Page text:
Gone is any hope that under the regime of contemporary multiculturalism and diversity students will experience “enhanced classroom dialogue” (as the Supreme Court recently opined) and learn from one another. Can, for example, an open discussion of the causes of black poverty or black crime—other than “racism”—be held in many campus sociology classes? Can honest discussions of equality and its limits or the character of human nature be openly discussed in political science? Today, identity politics masquerading as a demand for diversity has turned the university world upside down. Some of our once best liberal arts universities risk becoming the most anti-intellectual institutions in the nation.

Yes, the universities have called it upon themselves. Rather than expand the core of higher learning to include new and varied cultural insights they used the cover of “diversity” to shatter that core to set up and empower separate identity-based studies and programs that feed only upon themselves. And the universities then praised these separatist views as the embodiment of some sort of higher morality, opposition to whose aims and ideas could only be designated as reactionary, racist, and fundamentally unjust. It is not some abstract notion of “free speech” that is at risk. Once it is understood that the enemy is not offensive words but offensive ideas—arguments or opinions that might disquiet, discomfort, or distress—then the meaning of “diversity,” and with it “higher education,” is lost.

One would hope that responsible university administrators take this latest wave of anti-intellectual radicalism as an opportunity to rethink the mission of the university and work towards its restoration. After all, if storming a university library, silencing speakers, calling for race-based reeducation camps, and demanding that professors who head and teach in select departments be appointed on the basis of their race with the promise of violence if student demands are not met are not catalysts for courage and determination on the part of trustees, state legislatures, administrators and faculty, then perhaps the doors should be closed, since the soul of the place is dead.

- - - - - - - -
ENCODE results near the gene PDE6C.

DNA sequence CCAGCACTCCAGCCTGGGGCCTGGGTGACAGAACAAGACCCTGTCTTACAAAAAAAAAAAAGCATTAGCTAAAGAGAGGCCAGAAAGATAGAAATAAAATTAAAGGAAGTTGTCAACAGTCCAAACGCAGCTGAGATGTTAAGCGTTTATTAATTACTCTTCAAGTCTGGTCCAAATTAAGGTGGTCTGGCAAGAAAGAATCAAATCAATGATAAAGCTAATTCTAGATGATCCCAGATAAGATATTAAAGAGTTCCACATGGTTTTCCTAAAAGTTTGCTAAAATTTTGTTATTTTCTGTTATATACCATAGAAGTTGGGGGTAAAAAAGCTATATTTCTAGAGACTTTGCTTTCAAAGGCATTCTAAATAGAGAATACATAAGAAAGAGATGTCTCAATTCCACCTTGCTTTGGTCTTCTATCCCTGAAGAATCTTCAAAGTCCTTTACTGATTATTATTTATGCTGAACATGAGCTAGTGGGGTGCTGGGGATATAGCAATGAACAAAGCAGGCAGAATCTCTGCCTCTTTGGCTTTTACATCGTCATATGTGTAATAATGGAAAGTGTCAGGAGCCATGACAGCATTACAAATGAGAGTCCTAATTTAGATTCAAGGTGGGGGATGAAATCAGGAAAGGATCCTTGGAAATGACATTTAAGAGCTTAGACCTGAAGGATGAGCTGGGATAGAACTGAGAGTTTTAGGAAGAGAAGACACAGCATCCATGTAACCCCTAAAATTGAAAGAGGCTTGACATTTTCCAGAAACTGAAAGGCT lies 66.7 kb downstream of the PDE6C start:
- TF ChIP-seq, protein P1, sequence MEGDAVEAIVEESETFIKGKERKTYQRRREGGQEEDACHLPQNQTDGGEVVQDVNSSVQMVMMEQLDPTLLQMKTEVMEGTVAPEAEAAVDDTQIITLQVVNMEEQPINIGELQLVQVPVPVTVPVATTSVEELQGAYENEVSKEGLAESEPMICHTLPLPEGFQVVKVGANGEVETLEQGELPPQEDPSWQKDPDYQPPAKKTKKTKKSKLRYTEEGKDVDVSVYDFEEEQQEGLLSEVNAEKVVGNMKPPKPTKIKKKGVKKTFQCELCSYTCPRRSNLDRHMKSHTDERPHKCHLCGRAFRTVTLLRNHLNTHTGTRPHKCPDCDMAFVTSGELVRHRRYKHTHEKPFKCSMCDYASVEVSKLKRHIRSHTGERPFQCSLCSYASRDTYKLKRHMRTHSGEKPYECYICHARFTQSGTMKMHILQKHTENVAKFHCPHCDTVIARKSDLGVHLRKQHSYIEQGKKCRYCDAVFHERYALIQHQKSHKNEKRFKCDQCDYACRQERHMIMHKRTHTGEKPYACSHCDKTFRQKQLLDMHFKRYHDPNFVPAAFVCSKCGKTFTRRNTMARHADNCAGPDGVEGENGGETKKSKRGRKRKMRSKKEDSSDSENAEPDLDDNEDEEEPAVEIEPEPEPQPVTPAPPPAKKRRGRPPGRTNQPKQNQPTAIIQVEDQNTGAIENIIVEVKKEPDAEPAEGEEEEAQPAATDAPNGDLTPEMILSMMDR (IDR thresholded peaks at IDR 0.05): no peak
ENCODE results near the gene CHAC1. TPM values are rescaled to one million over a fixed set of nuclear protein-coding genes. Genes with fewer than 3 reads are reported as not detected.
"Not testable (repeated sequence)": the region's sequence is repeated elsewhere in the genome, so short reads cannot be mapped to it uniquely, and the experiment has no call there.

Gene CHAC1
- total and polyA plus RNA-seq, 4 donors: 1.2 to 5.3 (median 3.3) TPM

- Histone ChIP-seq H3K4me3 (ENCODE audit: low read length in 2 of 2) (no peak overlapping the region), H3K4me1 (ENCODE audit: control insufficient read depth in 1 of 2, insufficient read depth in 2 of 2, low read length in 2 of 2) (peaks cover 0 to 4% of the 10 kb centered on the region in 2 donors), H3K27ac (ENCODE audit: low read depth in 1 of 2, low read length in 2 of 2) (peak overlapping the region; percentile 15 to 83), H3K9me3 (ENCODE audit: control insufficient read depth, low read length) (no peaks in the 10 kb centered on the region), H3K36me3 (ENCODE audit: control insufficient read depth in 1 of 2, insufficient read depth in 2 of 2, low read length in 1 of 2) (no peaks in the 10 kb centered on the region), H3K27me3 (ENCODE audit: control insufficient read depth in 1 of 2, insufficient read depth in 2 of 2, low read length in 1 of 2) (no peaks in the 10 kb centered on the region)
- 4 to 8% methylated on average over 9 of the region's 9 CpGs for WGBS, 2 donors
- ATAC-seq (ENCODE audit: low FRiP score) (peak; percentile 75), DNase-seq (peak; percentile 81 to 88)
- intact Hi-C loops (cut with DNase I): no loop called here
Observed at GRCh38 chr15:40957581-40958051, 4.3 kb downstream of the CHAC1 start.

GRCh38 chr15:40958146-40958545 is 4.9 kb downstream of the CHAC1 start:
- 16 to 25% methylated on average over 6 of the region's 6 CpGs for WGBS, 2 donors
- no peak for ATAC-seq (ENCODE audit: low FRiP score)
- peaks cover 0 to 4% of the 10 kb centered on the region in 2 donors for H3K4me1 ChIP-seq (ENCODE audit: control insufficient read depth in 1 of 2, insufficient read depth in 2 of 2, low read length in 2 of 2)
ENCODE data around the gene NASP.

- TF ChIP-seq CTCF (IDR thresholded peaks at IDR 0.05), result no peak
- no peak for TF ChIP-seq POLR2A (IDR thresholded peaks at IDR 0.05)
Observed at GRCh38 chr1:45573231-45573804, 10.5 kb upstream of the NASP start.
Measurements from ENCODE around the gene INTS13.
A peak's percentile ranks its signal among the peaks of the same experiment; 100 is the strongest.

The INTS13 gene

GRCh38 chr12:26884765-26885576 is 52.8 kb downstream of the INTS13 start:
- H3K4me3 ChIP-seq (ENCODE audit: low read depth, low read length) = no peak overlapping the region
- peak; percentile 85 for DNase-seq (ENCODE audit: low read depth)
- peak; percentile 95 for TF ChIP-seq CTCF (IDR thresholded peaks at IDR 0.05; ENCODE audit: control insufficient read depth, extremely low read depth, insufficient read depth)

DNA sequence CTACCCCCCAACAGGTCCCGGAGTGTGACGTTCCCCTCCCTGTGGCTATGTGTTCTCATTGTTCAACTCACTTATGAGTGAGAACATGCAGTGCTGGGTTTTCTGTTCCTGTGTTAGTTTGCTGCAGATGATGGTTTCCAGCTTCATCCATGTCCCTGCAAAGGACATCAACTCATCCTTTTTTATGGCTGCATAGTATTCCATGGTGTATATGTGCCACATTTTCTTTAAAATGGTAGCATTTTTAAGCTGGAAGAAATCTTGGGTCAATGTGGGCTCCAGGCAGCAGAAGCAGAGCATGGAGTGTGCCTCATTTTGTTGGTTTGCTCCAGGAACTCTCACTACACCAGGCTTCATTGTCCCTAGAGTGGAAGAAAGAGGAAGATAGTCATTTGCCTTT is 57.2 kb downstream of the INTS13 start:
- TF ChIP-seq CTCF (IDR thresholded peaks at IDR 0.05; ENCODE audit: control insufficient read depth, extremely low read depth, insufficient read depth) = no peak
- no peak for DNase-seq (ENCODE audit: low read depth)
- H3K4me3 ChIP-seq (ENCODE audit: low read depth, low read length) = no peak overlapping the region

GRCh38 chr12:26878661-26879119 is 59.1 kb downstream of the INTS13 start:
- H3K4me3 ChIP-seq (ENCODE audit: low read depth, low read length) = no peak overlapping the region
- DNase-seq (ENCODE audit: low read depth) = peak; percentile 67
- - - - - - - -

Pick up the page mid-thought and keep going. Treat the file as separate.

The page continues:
But before it gets to that, let’s call the movement to eradicate unorthodox/heterodox/dissenting thoughts and reasoned opinions for what it is: students who shout down lecturers who challenge the current orthodoxy or status quo are not “snowflakes” or delicate flowers begging for affirmations of their self-esteem or a JV team of radicals who cannot bear to encounter disquieting ideas—they are the storm troopers and brownshirts of the academic world.

  • Share
Most Commented

August 23, 2021

1.

Testing the Tests for Racism

What is the veracity of "audit" studies, conducted primarily by sociologists, that appear to demonstrate that people of color confront intense bias at every level of society?...

April 16, 2021

2.

Social Justice 101: Intro. to Cancel Culture

Understanding the illogical origin of cancel culture, we can more easily accept mistakes, flaws, and errors in history, and in ourselves, as part of our fallen nature....

April 19, 2021

3.

Critical Race Theory and the Will to Power

A review of "1620: A Critical Response to the 1619 Project" by NAS President Peter W. Wood....

Most Read

May 30, 2018

1.

The Case for Colonialism

From the summer issue of Academic Questions, we reprint the controversial article, "The Case for Colonialism." ...

December 21, 2017

2.

March 20, 2019

3.

Remembering Columbus: Blinded by Politics

American colleges and universities have long dispensed with efforts to honor or commemorate Christopher Columbus. But according to Robert Carle, “most Americans know very little about......